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Semico Outlook 2010: Infrastructure is the Key

One of the panels at the Semico Outlook Conference (March 2, 2010) focused on issues concerning the communications infrastructure. Some common themes were the carriers meeting the challenge of return on investment (ROI), meeting the growing demand for band width, and reducing power consumption.

The mainstream press and popular culture tend to focus on the various gizmos people around the world are clamoring for, such as smart phones, eReaders, notebooks, and other personal handheld electronics. Networking homes and businesses are hot topics. And of course people keep talking about “cloud computing,” but many are not aware that these are actually large data centers. In order for all of these things to connect, work and satisfy consumers, the communications infrastructure is necessary.

The panel was moderated by Hugh Durdan, COO of eSilicon. Speakers were Bradley Howe, (VP IC Engineering/Altera), Young Sohn (Pres. & CEO/Inphi) and Lisa Su (Sr VP &GM/Freescale).

Durdan kicked off the panel pointing out that social networking is putting pressure on communications networks. He cited a recent example of AT&T suspending sales of iPhones because of lack of BW.

Lisa Su discussed the evolving wireless standards. The 3G standard and others “beyond 3G”, the 3G+ will achieve 21% penetration among wireless subscribers in 2010. This will continue to grow accounting for 43% by 2014. LTE and WiMAX continue to roll out. However, the carriers find themselves in a conundrum between this surging demand and the economics of deploying all of this advanced technology.

According to Su, common platforms are a way to meet the needs of wireless base station carriers. These provide a way to upgrade from 3G to 4G. It provides a path from single to multi-carrier solutions. It also allows SW and HW reuse.

Freescale’s silicon solution includes multi-core MPUs (Power Architecture) and multi-core DSPs. The multi-core MPUs also include on-chip accelerators. The goal is to optimize performance and power efficiency while processing higher BW. According to Su, the result is smaller equipment footprint and more services on a single card/chassis. Freescale’s MPU is on 45nm SOI for lower leakage power. All of this leads to lower cost and power consumption.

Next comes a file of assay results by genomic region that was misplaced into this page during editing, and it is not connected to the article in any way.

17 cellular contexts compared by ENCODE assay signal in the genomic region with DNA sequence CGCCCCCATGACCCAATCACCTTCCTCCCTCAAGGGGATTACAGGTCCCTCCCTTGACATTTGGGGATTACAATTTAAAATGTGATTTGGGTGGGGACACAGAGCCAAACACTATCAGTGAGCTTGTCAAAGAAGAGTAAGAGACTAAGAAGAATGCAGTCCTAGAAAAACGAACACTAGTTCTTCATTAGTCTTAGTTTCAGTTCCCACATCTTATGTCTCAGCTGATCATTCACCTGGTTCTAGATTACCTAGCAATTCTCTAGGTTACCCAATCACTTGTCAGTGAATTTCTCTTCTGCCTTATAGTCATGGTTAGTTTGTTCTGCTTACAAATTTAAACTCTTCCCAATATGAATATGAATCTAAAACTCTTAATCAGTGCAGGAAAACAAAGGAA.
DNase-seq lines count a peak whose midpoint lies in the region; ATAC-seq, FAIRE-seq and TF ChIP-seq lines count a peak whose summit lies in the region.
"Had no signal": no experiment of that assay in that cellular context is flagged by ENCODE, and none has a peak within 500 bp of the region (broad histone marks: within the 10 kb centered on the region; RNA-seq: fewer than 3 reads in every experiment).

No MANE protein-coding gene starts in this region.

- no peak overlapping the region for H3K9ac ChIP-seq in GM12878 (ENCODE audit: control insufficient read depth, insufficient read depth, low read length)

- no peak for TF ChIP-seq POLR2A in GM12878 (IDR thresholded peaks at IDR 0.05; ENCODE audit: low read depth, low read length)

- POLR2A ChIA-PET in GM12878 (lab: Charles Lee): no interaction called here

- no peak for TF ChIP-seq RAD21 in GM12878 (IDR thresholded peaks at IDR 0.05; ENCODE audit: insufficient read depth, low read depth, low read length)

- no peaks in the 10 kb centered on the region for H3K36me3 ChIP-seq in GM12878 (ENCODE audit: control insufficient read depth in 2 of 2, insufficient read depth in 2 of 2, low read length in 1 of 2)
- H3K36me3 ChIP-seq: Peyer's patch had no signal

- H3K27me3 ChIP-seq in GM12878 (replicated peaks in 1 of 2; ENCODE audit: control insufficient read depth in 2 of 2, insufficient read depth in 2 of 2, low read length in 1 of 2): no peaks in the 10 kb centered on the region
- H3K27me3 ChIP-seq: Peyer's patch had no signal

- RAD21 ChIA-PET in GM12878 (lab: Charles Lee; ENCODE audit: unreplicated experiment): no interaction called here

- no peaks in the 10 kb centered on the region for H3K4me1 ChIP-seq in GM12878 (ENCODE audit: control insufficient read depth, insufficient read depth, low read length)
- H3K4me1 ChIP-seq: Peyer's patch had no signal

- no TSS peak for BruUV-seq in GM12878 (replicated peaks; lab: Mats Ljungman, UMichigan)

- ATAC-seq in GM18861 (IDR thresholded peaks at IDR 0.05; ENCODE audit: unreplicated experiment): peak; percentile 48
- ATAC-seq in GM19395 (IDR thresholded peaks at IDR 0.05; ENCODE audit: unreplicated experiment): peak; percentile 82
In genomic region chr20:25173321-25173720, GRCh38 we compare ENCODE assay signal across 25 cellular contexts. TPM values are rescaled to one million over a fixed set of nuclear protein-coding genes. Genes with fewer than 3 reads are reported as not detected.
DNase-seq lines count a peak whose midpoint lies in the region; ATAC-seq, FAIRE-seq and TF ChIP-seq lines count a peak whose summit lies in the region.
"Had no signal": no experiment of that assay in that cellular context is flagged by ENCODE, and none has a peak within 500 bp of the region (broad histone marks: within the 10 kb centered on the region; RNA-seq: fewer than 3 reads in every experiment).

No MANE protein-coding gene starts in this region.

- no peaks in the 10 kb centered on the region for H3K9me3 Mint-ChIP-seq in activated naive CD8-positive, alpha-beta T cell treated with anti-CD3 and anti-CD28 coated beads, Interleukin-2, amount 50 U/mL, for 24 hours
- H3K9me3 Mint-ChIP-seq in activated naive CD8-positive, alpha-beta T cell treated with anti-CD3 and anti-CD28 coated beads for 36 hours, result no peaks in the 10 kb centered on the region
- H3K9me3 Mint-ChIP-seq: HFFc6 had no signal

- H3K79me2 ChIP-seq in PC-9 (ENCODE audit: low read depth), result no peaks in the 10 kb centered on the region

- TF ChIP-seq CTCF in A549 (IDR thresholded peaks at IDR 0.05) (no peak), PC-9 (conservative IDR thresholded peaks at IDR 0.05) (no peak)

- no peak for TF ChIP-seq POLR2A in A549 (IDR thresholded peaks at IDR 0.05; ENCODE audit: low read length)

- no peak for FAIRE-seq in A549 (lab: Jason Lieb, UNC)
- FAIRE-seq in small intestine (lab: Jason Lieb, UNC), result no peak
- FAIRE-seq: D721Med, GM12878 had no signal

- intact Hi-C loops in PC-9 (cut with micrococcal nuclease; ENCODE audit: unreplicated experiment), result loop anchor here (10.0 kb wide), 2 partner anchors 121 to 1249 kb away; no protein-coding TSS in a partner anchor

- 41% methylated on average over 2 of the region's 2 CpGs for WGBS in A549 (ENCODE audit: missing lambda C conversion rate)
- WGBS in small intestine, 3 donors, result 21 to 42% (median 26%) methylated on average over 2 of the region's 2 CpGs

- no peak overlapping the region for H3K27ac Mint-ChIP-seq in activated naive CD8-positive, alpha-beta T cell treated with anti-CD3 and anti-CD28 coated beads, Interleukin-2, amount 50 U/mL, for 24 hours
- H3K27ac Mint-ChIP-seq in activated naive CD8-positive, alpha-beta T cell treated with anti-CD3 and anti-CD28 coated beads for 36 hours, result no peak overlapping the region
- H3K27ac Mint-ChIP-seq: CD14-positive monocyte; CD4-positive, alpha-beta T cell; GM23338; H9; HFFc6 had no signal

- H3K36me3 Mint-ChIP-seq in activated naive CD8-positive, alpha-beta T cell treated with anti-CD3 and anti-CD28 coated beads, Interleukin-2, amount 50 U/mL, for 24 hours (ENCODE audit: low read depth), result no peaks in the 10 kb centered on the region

Young Sohn of Inphi pointed out how cloud computing is a trend that is taking us from distributed computing back to centralized computing. Currently about 90% of the internet traffic is going through Inphi interface chips. He expects that 25% of all IT incremental spending in 2010 will be for cloud computing.

Sohn insisted that the semiconductor industry needs to focus on energy efficiency, performance, security and reliability. What must be kept in mind is the user experience. Currently the network infrastructure is playing catch up, the BW is being challenged. The servers are moving to multi-core, multi-socket and virtualization.

In data center servers the power consumption is not so much from the MPUs as the memory. The amount of memory per server is increasing as well as the speed. Inphi has introduced a control chip that allows multiple CPU’s to share DRAM, thereby reducing the amount of DRAM resulting in lower power consumption. Another solution in the data centers to reduce latency as well as power consumption is SSD controllers.

Bradley Howe of Altera gave a keynote prior to the panel and then joined in. Howe’s message was that “power is everything.” As an industry, semiconductors are moving to smaller geometries and adding more transistors, but the voltage is not following at the same rate.

Howe said that System on Package can increase the number of components per sq mm. However, the industry has not invested enough in packaging technology.

According to Howe, there are massive cost pressures on all fronts. R&D costs for semiconductor development keep growing. The cost of 32nm is expected to be 2x that of 65nm.

The carriers are also under cost pressures. The massive explosion in BW is driven by mobility. Voice gives way to data which in turn is giving way to video. The growth is exponential. Howe points out that there is a problem on the system side. The revenues for the carriers are flat. However, there is the growing demand for them to expand and upgrade.

“There is a need to aggressively enable new infrastructure capabilities in an environment of cost pressures and diminishing ROI,” stated Howe.

In summary, the growth of the infrastructure is essential to support the exponential demand of consumers. However, the carriers need both the advanced technologies and to lower their cost. This is the cost of the equipment but also operating expenses which include power consumption. Semiconductor vendors are addressing the issues of lower equipment cost with improving performance and also lower power.

Tony Massimini, Chief of Technology

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